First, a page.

Stories

Let’s Color by Arya Oveissi

#color #fiction #literary #short story #webcam

“Hey, kiddo. I picked you up a pizza and left it on the counter in the kitchen,” said Mr. Worthy to his daughter as he put a shirt on his only son, Mikey. The boy was lying on his new Tiny Tots Starter Bed. “Put whatever you’re not gonna finish in the fridge and we can eat it tomorrow. Save Julia some of the pepperoni slices, too.”

“I’m eighteen now, dad. Don’t you think I’m too old to be ‘kiddo’ still?” asked Lilly.

“Look, as long as I’m around buying you pizza, you’re gonna be kiddo. Capisce?”

“I see talking with Julia didn’t go well,” said Lilly.

“No, not exactly. I get why she’s mad, Lil. I do. Fifteen-year-old girls are complex. But I just feel like it’s time. I’m glad you understand that — you get that from your mother.”

Lilly picked up Mikey and as she did, a bittersweet smile pressed up on her face like a moth outside a bedroom window.

“Now, you be a big boy while your sister watches you tonight, okay, champ?” she said.

“Yes. Lilly’s in charge,” said Mikey, hanging onto his sister like a baby chimp.

Suddenly the pounding of Julia coming down the stairs could be heard from across the house.

“Dad, I’m leaving,” she said from outside the nursery. “Nina’s dad will drive me home in the morning. Bye.”

“She won’t even come in to say goodbye to me in person,” said Mr. Worthy, looking out the door. “I should probably get going too. If you need anything, call me. I’ll be home by one at the latest.” He started walking to the door before saying, “And seriously, Lil, thanks for everything.”

“Yeah, no problem dad.”

There they went. Lilly’s father and sister joined the Friday night parade of cars passing by outside the house.

“Alright Mikey, it’s just you and me tonight. What do you want to do? Play with trucks? Watch Farm Festival?”

Mikey pointed to the transparent box with the white lid sitting on the bottom shelf of his dresser and said, “Let’s color!”

Lilly grabbed the box, several sheets of printer paper from her dad’s office, and took everything to the kitchen where she set them down on the five-person table. The box of crayons smelled nostalgic to her. Without looking at the colors he was grabbing, Mikey picked up a handful of crayons and set them by his paper. Lilly was particular when it came to choosing. By the time she began to actually draw anything, Mikey was already halfway done with his picture. The sound of his crayons quickly dragging back and forth across the piece of paper echoed in Lilly’s head.

“Look, Lilly. There you are. I made you red ’cause that’s your favorite color,” said Mikey, handing her his drawing. “I made everybody their own color. Julia is green, and daddy is blue. I’m yellow.”

The four of them looked so happy in Mikey’s picture.

“What did you draw?” he asked.

“It’s not done, or good,” said Lilly, showing Mikey her drawing. “It’s a sunrise, see. This is what tomorrow will look like. Or at least, what I hope it looks like.”

The way Lilly made the hues of yellow and red dance through the sun and burst through the deep blue sky would have impressed anybody.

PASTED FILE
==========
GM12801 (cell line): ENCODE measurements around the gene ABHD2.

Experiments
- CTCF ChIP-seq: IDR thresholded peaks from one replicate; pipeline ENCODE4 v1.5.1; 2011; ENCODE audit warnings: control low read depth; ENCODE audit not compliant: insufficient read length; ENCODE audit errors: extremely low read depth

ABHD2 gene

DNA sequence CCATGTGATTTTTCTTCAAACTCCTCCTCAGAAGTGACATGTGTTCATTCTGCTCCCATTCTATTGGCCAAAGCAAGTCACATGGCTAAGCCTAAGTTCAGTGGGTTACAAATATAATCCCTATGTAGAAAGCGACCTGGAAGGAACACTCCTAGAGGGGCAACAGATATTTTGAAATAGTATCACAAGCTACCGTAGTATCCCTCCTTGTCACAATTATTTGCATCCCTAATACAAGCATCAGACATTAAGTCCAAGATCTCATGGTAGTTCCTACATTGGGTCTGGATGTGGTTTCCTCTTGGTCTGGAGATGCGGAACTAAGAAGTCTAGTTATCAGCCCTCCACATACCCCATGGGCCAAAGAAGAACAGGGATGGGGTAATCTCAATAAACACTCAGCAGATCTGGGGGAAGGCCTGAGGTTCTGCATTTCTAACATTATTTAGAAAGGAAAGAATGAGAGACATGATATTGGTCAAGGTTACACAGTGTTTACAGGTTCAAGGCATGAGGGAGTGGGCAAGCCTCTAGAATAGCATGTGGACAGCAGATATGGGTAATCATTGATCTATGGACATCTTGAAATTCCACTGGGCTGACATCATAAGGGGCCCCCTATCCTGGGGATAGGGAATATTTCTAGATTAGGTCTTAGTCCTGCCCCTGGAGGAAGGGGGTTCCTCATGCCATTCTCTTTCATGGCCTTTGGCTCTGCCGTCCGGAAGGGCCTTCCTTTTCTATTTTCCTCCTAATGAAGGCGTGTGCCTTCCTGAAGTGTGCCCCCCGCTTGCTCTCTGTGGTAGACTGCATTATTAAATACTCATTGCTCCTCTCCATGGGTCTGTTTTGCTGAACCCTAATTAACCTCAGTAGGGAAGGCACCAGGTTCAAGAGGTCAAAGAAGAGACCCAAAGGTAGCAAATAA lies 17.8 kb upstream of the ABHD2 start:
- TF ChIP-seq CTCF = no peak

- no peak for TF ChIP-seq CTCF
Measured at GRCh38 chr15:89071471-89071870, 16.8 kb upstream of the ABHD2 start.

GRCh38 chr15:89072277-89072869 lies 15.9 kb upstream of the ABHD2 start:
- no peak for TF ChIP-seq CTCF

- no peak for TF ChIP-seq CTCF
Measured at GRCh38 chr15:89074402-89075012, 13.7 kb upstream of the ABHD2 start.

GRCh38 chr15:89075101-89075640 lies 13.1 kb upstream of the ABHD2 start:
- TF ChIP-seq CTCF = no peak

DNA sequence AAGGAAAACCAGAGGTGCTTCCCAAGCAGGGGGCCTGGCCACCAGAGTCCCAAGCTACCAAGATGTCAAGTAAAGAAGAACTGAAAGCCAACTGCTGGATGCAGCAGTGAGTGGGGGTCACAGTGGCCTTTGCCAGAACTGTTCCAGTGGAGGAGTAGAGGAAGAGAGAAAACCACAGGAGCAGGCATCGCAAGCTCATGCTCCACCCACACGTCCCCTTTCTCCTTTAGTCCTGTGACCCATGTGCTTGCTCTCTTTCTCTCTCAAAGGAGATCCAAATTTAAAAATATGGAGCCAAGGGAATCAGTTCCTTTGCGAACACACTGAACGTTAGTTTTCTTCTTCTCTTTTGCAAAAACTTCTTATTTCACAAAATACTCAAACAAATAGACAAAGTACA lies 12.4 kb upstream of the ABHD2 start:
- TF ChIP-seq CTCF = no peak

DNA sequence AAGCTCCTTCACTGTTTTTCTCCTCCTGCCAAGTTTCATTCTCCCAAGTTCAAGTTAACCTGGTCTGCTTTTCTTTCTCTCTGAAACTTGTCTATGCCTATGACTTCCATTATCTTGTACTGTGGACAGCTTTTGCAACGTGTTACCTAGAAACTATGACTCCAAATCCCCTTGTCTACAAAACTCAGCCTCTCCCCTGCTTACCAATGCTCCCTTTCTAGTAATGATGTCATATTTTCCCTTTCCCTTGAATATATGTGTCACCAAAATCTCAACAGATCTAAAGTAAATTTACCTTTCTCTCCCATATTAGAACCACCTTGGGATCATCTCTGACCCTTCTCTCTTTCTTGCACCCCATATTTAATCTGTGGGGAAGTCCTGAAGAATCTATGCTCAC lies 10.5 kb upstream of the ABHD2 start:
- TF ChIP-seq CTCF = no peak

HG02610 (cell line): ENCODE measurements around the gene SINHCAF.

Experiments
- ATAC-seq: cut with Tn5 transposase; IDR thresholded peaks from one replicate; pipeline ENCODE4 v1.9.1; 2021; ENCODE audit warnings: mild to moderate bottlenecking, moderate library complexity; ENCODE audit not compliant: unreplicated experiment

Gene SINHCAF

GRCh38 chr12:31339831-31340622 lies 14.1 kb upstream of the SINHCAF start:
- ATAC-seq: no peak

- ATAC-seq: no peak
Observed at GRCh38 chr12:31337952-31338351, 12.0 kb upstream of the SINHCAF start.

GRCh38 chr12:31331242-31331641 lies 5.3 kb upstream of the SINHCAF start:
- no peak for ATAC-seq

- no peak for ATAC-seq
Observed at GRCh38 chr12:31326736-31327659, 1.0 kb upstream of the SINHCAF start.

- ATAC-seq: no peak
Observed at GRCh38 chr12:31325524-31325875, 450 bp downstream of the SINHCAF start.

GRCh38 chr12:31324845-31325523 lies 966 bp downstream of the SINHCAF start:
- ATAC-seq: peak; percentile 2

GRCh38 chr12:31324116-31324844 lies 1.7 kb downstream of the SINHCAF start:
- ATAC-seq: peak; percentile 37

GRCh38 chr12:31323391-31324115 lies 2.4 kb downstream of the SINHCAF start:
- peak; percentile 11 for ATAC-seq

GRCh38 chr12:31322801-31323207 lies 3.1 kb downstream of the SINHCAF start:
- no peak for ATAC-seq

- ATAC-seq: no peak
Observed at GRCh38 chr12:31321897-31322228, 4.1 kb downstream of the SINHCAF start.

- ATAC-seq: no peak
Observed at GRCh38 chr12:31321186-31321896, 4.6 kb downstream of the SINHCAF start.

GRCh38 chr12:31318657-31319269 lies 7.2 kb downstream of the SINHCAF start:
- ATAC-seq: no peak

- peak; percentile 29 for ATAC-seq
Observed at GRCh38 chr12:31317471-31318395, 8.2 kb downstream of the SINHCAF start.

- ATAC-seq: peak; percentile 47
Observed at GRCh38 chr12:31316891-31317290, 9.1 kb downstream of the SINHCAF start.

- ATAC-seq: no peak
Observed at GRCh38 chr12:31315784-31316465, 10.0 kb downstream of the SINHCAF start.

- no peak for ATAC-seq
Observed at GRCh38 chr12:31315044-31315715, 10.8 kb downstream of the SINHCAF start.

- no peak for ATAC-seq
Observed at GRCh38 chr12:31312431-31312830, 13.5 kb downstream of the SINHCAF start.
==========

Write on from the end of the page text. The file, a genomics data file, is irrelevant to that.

“It’s pretty,” Mikey said. “Can I have it in my room?”

“You want it? It’s all yours. I’ll hang your picture up on the fridge so daddy can see it when he gets home. I think it’s time I go put the movie on, huh?”

In Mikey’s room, the television screen flashed blue as Lilly hit play from the child-sized bed. The theme song to Farm Festival started. Mikey’s face lit up as it always did during the song.

“Sing it with me, Lil,” he said.

“All the animals on the farm played and danced in their barn. The farmer came to see what he heard, but when he walked there wasn’t a word. Mother hen hushed all beaks making sure no chicks peeped.”

Mikey cuddled up next to his stuffed gorilla. Lilly remembered when Mikey’s blue-walled room used to be her white-walled room, and her mom would lie beside her and watch movies till she fell asleep. Soon enough, Mikey was turning in his sleep. This is what Lilly had been waiting for all night.

Cutting through the living room was the quickest route to get to her room. But Lilly stuck to her recent trend of going through the kitchen, avoiding the big clear mirror that hung next to the family pictures. Once Lilly got to her vanilla-perfume-scented room she locked her door, closed her window, and lowered her blinds, diminishing the light from the lamppost outside.

An empty box of tissues sat on her desk next to her laptop. Lilly put the box in her trashcan and smushed down the garbage. The force of it mashed a pretzel bag that held a used pregnancy test. She pulled out her makeup kit and hair straightener, turned towards her small foggy mirror, and began making herself beautiful. Her lips were plump and red, like two strawberries; her mascara made her cerulean-blue eyes pop as bright as fireworks; and her blonde hair shone as if electricity was running through it. She did look beautiful, even in her baggy white t-shirt and black pajama shorts.

Lilly opened the laptop on her desk. With an almost convincingly still hand, she turned the camera on. The green light stared at her and she got lost in her image on the screen. Slowly, Lilly clutched the bottom of her shirt and raised it up over her head. She stripped herself of her clothes until she stood unadorned in front of the camera. Different positions and different angles made her feel like a different person. She received dozens of messages asking for different things. The woman of the house put on a show. The cars outside kept driving by.